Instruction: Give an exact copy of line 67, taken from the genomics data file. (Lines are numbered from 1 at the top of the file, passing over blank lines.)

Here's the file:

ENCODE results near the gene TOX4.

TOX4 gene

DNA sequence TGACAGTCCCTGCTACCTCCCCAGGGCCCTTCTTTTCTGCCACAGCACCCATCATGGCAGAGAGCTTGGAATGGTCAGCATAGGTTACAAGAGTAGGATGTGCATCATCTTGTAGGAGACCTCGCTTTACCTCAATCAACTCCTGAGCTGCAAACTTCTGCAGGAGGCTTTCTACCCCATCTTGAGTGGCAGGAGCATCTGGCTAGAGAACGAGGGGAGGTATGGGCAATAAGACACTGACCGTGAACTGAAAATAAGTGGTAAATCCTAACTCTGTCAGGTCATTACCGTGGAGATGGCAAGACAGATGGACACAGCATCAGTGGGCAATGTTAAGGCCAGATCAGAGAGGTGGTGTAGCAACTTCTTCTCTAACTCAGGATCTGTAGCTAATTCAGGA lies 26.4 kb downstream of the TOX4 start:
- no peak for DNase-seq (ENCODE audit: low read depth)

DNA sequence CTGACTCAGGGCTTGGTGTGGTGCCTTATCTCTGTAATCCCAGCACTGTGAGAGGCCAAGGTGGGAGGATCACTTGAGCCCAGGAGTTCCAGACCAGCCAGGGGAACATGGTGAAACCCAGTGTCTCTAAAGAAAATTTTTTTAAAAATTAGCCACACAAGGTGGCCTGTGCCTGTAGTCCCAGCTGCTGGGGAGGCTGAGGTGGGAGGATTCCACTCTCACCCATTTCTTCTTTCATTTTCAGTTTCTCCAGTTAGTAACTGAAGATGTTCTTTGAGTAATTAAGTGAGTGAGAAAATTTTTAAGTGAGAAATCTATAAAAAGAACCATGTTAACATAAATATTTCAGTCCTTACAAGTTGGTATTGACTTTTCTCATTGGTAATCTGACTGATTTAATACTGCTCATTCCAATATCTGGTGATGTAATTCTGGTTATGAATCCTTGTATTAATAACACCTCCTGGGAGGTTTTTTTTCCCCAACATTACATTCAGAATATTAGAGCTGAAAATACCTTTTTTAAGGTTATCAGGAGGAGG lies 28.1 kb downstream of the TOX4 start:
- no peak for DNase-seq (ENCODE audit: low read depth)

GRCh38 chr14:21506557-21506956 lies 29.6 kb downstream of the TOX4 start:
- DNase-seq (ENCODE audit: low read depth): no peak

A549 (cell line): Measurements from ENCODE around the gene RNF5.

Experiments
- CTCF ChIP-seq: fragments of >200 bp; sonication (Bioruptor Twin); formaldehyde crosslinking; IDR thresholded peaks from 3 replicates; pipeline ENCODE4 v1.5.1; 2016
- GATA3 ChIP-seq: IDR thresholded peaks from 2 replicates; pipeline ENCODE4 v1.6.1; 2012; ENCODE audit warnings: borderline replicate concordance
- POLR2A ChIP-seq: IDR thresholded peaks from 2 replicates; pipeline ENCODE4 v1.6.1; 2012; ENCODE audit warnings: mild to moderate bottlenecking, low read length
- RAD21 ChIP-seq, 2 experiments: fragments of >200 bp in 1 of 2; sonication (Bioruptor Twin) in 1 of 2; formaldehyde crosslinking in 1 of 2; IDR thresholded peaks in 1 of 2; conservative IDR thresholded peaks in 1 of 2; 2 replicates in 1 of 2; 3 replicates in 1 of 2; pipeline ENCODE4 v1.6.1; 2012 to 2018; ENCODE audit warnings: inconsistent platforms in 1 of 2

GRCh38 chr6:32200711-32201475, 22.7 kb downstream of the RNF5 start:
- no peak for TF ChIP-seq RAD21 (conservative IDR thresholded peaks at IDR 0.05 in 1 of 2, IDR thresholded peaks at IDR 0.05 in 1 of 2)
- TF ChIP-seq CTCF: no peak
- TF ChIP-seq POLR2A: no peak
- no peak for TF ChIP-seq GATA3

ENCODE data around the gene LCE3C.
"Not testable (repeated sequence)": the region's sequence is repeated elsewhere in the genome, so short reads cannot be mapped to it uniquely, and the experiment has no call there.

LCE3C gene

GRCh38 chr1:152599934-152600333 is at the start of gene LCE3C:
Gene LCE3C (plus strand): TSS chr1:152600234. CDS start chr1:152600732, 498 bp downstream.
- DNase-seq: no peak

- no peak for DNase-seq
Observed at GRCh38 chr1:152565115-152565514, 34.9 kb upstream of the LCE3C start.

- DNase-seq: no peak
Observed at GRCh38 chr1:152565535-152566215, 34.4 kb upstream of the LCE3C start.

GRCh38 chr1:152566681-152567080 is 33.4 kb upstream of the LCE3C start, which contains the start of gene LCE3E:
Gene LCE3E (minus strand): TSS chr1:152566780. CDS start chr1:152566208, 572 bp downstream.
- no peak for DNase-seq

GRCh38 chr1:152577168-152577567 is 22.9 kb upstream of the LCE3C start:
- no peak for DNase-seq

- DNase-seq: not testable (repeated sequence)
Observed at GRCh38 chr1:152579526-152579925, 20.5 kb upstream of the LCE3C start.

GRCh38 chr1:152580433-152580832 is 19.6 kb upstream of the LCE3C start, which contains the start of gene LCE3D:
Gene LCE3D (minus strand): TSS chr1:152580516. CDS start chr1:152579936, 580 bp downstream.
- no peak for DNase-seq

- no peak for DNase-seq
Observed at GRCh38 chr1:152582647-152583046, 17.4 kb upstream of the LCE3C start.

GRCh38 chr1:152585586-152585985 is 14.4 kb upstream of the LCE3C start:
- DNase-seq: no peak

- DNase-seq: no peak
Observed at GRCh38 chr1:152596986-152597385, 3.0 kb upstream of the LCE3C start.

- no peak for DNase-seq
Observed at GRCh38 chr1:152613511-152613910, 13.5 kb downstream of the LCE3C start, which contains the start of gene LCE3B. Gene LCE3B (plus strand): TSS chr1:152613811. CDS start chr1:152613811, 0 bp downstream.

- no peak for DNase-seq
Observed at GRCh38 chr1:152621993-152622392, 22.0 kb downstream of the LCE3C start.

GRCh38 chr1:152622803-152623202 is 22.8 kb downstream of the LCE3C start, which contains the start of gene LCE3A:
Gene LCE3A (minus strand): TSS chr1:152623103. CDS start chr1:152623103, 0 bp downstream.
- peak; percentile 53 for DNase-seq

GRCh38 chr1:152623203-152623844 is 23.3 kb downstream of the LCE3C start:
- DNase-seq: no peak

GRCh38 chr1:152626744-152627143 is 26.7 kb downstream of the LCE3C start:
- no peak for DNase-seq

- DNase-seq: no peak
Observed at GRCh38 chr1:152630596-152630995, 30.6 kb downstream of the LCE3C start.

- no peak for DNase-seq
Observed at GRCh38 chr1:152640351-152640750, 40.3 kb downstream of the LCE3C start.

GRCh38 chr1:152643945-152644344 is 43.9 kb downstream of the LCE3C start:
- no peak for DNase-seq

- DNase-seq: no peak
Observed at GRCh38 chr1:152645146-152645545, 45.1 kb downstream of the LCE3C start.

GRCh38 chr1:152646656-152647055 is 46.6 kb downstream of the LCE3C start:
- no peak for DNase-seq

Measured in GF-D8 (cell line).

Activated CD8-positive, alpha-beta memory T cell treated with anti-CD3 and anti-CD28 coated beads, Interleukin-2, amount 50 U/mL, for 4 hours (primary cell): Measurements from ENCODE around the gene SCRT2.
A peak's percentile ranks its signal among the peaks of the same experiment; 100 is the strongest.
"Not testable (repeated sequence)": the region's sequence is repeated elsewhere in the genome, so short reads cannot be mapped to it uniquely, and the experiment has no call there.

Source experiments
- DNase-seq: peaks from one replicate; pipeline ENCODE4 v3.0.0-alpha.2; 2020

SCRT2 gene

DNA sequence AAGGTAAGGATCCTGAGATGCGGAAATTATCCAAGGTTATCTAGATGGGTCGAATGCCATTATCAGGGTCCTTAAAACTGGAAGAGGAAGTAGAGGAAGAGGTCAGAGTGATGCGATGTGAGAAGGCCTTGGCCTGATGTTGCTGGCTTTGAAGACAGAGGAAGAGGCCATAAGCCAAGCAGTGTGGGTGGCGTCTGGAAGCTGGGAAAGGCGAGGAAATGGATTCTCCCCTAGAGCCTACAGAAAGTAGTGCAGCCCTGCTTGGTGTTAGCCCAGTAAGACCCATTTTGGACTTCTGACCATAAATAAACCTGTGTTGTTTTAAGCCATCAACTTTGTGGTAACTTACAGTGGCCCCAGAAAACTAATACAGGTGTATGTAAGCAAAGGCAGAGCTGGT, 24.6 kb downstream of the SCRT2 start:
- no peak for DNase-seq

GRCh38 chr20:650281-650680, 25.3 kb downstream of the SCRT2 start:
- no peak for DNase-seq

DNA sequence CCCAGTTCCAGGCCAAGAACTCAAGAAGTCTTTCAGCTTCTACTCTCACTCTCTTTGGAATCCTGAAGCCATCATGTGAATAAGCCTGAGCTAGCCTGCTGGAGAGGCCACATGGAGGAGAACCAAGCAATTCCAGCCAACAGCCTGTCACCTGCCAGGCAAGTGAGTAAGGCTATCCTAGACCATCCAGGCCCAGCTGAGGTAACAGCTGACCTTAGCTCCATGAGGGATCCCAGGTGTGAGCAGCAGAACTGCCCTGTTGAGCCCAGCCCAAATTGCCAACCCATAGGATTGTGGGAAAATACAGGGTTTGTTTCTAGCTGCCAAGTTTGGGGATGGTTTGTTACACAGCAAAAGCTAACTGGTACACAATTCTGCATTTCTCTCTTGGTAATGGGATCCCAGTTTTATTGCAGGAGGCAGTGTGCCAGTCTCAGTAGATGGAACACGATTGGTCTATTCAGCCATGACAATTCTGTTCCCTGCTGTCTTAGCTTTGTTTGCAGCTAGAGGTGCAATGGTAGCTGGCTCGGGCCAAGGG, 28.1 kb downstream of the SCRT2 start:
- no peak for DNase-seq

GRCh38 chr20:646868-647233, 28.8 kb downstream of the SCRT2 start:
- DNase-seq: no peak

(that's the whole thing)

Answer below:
Measured in GF-D8 (cell line).